Woman nearly scammed by inmate imposter

Deputies: At least 12 people fell for scam  

CLAY COUNTY, Fla. - Joanne Bell said her heart felt like it was beating out of her chest when the man on the other line was claiming to be Lt. Tony Little with the Sheriff's Office, telling her she was going to be arrested if she didn't pay $600 for running a red light. As soon as she reached for her wallet to pay the man, Bell realized something with his story didn't add up.

"They were just little, tiny things that began to make, as people say, the hair on the back of your neck stand up," said Bell. "My heart was just as fast as it could go."

Bell said that for 15 minutes her heart raced as she pressed the man on the other line for more details.

"He made it sound like he was trying to keep me from going to jail," said Bell.

The Clay County Sheriff's Office said the voice on the other line talking to Bell belonged to 38-year-old Daniel Floyd, an inmate at Autry State Prison. Floyd is currently serving his second year of a 20-year sentence for armed robbery. Investigators said Floyd smuggled in cellphones and placed the calls within the confines of his cell. 

"They were smuggled in through various ways, from them being flown in through remote control helicopters, to thrown over the prison walls inside of dead animals or a football," said Clay County Sheriff Rick Beseler.

Deputies said Floyd's girlfriend, 27-year-old Ashley Dean, was in on the scam too. Dean is accused of transferring about $1,700 in stolen cash into Floyd's inmate account. Bell said Floyd was polite and persuasive, two things that nearly had her reaching for her wallet to pay him.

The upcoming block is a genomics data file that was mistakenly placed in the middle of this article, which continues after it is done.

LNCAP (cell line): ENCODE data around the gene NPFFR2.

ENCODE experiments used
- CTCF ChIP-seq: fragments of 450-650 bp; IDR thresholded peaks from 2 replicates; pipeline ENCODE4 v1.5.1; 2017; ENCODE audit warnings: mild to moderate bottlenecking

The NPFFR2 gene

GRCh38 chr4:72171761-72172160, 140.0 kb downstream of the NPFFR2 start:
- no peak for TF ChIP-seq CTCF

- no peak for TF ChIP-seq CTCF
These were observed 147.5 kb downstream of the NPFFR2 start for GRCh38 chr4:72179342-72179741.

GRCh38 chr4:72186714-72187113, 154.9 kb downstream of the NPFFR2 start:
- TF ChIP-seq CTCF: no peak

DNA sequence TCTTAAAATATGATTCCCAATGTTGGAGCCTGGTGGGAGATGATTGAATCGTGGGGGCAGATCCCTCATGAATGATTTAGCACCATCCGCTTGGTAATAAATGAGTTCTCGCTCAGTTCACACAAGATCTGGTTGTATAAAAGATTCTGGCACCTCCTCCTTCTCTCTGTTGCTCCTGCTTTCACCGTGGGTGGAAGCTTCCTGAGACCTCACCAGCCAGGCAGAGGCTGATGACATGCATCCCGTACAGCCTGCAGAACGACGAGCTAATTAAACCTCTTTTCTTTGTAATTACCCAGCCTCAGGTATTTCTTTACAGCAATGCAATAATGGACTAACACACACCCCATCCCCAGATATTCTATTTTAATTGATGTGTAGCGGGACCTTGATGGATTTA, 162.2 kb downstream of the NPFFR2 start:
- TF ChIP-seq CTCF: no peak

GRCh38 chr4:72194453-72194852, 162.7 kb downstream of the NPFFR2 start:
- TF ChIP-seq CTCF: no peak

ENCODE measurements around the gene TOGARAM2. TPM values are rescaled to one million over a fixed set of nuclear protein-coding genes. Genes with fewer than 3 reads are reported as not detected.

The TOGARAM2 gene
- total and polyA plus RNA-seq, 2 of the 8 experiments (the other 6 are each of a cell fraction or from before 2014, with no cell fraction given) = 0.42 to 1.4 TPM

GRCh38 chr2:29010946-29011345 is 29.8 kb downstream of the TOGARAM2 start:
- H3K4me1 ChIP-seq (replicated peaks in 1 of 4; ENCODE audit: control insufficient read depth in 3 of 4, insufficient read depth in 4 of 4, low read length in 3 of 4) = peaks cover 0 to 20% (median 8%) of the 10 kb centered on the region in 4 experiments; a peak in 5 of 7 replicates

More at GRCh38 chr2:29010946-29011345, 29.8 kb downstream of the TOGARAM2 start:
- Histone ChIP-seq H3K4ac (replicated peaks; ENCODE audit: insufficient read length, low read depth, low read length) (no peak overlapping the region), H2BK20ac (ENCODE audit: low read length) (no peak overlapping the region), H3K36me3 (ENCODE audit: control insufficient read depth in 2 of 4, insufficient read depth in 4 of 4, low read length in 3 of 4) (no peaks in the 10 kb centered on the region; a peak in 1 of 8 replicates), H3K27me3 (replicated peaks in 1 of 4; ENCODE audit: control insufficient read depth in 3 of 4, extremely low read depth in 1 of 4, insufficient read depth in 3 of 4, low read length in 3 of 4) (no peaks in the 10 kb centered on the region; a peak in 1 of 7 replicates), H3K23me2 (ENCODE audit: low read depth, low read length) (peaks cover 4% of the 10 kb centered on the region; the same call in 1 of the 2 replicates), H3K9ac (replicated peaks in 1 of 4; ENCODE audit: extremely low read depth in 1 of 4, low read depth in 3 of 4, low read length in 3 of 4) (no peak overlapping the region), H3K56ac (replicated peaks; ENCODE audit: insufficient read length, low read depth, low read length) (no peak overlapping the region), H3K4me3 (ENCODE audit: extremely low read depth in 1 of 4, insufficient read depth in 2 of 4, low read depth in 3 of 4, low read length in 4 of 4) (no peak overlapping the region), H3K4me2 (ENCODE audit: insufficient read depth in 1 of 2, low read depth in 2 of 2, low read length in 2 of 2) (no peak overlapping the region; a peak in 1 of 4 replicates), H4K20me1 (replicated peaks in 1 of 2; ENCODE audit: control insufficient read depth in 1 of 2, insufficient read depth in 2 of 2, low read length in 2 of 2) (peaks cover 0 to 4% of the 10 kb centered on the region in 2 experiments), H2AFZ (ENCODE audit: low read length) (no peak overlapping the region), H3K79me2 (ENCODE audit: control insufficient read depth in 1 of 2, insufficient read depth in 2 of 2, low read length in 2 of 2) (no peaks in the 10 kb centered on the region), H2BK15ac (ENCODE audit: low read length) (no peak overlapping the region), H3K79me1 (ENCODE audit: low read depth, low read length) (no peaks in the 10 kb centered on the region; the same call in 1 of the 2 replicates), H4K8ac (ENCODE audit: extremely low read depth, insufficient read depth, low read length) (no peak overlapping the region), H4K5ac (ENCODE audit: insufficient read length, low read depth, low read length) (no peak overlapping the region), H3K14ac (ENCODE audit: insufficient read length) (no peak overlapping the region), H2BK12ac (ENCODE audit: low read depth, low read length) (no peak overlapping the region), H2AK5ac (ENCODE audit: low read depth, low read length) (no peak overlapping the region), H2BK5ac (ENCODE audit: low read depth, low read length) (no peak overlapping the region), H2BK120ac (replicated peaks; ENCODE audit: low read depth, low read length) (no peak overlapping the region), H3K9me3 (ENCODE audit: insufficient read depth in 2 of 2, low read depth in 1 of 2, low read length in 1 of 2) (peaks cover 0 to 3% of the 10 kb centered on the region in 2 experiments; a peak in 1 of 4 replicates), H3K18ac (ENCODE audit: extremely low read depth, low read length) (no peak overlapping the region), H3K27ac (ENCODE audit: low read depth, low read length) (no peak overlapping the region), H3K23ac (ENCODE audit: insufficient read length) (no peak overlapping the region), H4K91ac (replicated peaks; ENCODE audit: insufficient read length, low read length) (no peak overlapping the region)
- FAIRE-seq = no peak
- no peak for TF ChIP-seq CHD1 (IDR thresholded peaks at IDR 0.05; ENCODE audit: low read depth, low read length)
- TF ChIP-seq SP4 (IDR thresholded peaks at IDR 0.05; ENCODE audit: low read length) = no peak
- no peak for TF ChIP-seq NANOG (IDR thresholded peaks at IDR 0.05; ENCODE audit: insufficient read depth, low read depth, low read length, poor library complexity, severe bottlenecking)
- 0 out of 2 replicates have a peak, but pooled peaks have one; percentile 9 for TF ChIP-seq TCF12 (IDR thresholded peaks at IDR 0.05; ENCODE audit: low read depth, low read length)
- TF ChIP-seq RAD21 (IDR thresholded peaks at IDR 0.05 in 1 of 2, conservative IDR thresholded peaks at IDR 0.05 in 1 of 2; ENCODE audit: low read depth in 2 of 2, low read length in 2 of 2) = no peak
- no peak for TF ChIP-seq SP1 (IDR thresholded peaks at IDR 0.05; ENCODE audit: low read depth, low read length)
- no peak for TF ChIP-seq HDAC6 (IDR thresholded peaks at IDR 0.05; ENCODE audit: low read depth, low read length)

"He said, ‘Well maybe someone else was driving your car,' and I said, 'Well, that's possible. My son drives it, my grandson drives it," said Bell.

Bell is thankful that she never handed over any money to Floyd, in large part because she said he made one key mistake.

"'How do you make arrangements to pay for this so that you won't have to be arrested?' Bell said Floyd asked her. "And I'm like, 'I don't know, it's just after Christmas and I'll have to reconcile my bank account and I'll have to call you back.' I began to get a creepy feeling."

Bell's son quickly alerted authorities in the Clay County Sheriff's Department, who have now identified 12 other victims to this scam. 

"(I feel) anger, Anger that he took advantage of so many people," said Bell.

Detectives in Clay County believe there are likely more victims to Floyd's scam. They said victims could be in Georgia or as far away as Alabama and Tennessee.

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